These “dollar words” are truly excellent… at going over your audiences’ heads while keeping them from accomplishing their goals by taking the actions you’ve set out for them. Anyone who’s taken our Persuasive Online Copywriting course would agree; Jakob is singing our tune in his discussion of a usability test he did on the U.S. Census Bureau website:
Beyond banner blindness, the major reason this homepage failed is that it used made-up terms or branded descriptions rather than plain-spoken words. Terms like “Population Clock,” “Population Finder,” and “QuickFacts” are not as descriptive as a simple line of text that says:
Current population of the United States: 302,740,627
Once Jakob goes beyond the heatmap, things really get interesting. He uses gaze plots (click thumbnail for image) to describe 4 main classes of behavior — “search-dominant,” “navigation-dominant,” “tool-dominant,” and “successful” — and gives insightful descriptions for each. If one were so inclined to look at the same observed behavior through the lens of the personality types or the Myers-Briggs Type Indicator, they’d see beyond the how people clicked, and into the why they clicked. It’s how they’re wired, naturally, according to their preference, or type.
A: The Competitive type — what Jakob observed as “search-dominant user” in this study; Using the MBTI lens we’d shorten their preference to operating in “NT” (iNtuitive/Thinking) mode- working at a fast pace, with a logical bias. The Competitive quickly scans and skims everything, looking for a clue as to how to solve the puzzle. Neither Active Window [define] content nor navigation seemed to be the path of least resistance. (Notice: Competitive type didn’t even look in the right-hand column; they’ve been trained to ignore it.)
The right and left vertical lines clearly illustrate the Active Window, where a Competitive is most likely to spend time. (The same goes for all types, but the Competitive does this more often.) Once this person struck out with copy in the Active Window, they aimed for navigation and, after quickly striking out there, went to search.
As a footnote, Jakob adds, this “user” (don’t get me started) mentioned the ability to search faster for the answer… at Google.
B: The Methodical type — Jakob’s “navigation-dominant user”; “SJ” (Sensing/Judging) on the MBTI — behaves with a logical bias similar to Competitives, but with a far more deliberate pace. You know the Methodicals in your audience. They’re not easily satiated by the answers you give them. They want more. No detail’s too small. They want it all. The good news from a marketing communications perspective is they’re willing to give you their time — provided you’re willing to give them relevant content.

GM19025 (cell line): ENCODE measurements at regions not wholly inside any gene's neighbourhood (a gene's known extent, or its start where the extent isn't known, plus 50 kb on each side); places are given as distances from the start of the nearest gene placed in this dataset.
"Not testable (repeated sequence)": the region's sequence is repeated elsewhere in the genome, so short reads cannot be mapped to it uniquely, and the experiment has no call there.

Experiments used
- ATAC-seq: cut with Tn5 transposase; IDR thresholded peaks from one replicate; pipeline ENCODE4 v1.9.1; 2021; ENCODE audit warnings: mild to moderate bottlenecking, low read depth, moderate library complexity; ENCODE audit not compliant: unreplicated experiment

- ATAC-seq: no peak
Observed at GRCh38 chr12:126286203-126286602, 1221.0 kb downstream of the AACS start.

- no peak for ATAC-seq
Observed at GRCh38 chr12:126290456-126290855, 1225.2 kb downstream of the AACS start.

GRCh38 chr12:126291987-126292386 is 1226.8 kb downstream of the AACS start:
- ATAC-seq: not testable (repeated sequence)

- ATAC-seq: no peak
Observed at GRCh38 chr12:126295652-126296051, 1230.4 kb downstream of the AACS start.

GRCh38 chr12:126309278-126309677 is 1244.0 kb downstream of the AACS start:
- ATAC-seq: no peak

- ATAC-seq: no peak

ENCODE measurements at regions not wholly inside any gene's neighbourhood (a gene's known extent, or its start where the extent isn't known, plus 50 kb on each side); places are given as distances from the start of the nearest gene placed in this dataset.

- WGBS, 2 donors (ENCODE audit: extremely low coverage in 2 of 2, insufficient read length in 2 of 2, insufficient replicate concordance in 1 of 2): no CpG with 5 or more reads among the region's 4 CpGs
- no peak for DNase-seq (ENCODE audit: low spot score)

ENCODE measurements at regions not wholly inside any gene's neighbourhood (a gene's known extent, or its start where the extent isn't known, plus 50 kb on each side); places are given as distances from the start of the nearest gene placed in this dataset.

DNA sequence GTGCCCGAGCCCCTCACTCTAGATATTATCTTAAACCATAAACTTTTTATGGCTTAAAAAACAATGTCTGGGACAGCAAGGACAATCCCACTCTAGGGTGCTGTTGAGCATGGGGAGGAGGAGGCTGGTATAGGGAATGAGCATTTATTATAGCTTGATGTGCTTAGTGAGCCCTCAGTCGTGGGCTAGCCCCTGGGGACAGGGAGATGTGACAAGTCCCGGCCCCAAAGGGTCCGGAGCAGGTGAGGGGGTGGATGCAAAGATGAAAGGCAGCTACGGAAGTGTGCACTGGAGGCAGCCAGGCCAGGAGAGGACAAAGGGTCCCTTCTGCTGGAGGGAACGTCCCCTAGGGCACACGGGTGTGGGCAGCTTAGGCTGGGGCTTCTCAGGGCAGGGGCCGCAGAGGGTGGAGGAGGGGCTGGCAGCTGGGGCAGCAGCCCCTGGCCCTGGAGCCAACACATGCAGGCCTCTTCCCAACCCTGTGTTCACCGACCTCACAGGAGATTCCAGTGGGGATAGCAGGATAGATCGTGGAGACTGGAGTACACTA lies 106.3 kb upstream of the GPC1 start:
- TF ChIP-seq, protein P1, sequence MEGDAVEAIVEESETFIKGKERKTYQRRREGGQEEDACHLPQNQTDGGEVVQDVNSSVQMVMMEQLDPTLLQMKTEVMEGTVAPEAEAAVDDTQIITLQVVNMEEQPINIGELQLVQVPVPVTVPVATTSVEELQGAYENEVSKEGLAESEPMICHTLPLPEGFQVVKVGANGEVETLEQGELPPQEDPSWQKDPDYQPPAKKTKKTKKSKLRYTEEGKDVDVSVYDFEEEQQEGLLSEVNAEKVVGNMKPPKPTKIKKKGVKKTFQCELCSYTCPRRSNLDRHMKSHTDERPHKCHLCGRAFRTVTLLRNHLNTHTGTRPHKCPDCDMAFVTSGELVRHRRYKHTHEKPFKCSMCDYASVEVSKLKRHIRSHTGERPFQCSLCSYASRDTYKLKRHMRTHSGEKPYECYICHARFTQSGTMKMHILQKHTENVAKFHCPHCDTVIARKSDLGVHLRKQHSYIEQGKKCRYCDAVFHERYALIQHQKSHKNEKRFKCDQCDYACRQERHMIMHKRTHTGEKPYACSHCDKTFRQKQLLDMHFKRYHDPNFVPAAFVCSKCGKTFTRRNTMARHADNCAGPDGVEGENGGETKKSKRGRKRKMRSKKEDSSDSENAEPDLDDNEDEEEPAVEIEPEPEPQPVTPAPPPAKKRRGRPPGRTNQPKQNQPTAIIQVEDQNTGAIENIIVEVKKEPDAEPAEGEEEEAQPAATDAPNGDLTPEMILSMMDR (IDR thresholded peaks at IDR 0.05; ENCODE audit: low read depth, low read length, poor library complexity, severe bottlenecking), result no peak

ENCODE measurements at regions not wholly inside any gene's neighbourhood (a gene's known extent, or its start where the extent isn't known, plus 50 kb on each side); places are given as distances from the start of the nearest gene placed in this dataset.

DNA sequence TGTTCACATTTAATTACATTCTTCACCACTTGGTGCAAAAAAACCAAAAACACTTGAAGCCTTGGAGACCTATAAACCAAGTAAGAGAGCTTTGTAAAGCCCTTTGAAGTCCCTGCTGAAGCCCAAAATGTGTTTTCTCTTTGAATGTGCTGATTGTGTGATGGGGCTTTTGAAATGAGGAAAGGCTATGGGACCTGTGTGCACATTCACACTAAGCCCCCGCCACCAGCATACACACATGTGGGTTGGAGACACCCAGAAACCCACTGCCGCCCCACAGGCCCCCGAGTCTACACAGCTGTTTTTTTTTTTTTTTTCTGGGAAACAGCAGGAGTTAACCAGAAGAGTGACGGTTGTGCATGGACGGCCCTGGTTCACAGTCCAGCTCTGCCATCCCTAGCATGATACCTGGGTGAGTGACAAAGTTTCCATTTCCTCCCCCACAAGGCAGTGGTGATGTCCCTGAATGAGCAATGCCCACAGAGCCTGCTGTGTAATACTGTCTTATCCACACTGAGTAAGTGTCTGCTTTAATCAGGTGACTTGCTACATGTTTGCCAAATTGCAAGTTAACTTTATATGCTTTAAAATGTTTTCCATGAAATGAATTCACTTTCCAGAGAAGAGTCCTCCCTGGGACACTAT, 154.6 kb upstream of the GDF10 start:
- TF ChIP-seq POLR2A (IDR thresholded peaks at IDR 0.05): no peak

The Methodical approach was to look everywhere; Active Window, left navigation, right-hand column (where the answer was actually sitting, cloaked in techno-babble and jargon), above the fold, below. You name it, they saw it. They just didn’t find anything that seemed like the answer until, finally, navigation appeared “most promising”.
C: The Spontaneous type — Jakob’s “tool-dominant user”; “SP” (Sensing/Perceiving) on the MBTI; — behaves at a fast pace, with an emotional bias. They’re highly experiential by nature. (Notice how Jakob describes this type as people who “like parts of websites where they can do something”.)
The Spontaneous visitor clicked around briefly, mainly focusing on the interactive features, before most likely leaving in failure. The gaze went everywhere, without focus, until a single feature grabbed their attention — that is, until another rabbit hole appeared (on another website) that was more entertaining.
D: The Humanistic type — Jakob’s “successful user”; “NF” (iNtuitive/Feeling) on the MBTI; — behaves at a slightly less deliberate pace than the Methodical, but with an emotional bias. Testimonials were created for this type. Show them how you’ve treated other people like them, and you’ll gain their confidence.
My assumption that Plot D represents the Humanistic is based on a few observations and is a shining example of the value of optimizing your experience based on a plan, rather than some out-of-the-box analytics package or testing platform. Had we planned this experience using a customer-centric methodology like Persuasion Architecture™ [define], we would have a context in which to view this gaze; to know how far off the execution was from what we’d originally planned. That would give us an actionable approach to making website improvements.
With Plot D, I see someone who’s spent more time than the other visitors — except, of course, for the Methodical — not just scanning and skimming, but actually connecting. I also see someone whose gaze fell oddly on the right-hand column; a behavior we typically see when people are capable of scrolling with their mouse without actually looking at the gutter to find the down arrow. They intuitively know the scroll bar is there.
Each of these experiences could have been planned better to achieve the task at hand, but that’s a post for a different day. For now, simply consider that people are wired to behave according to different preferences, their behavior fueled by their own momentum.
For you to achieve your goals, your audience must first achieve theirs. That means presenting what they want, when and where they want it — even if you have to make a single product page speak to 4 different “types” of people. But that’s the beauty of the medium. Online, it’s far easier to measure and improve your plan dramatically over time.
(Author’s Note: Anyone think my headline would’ve been better if it were “What People Do on Your Site and Why”? Now do you see the power of plain-spoken language?)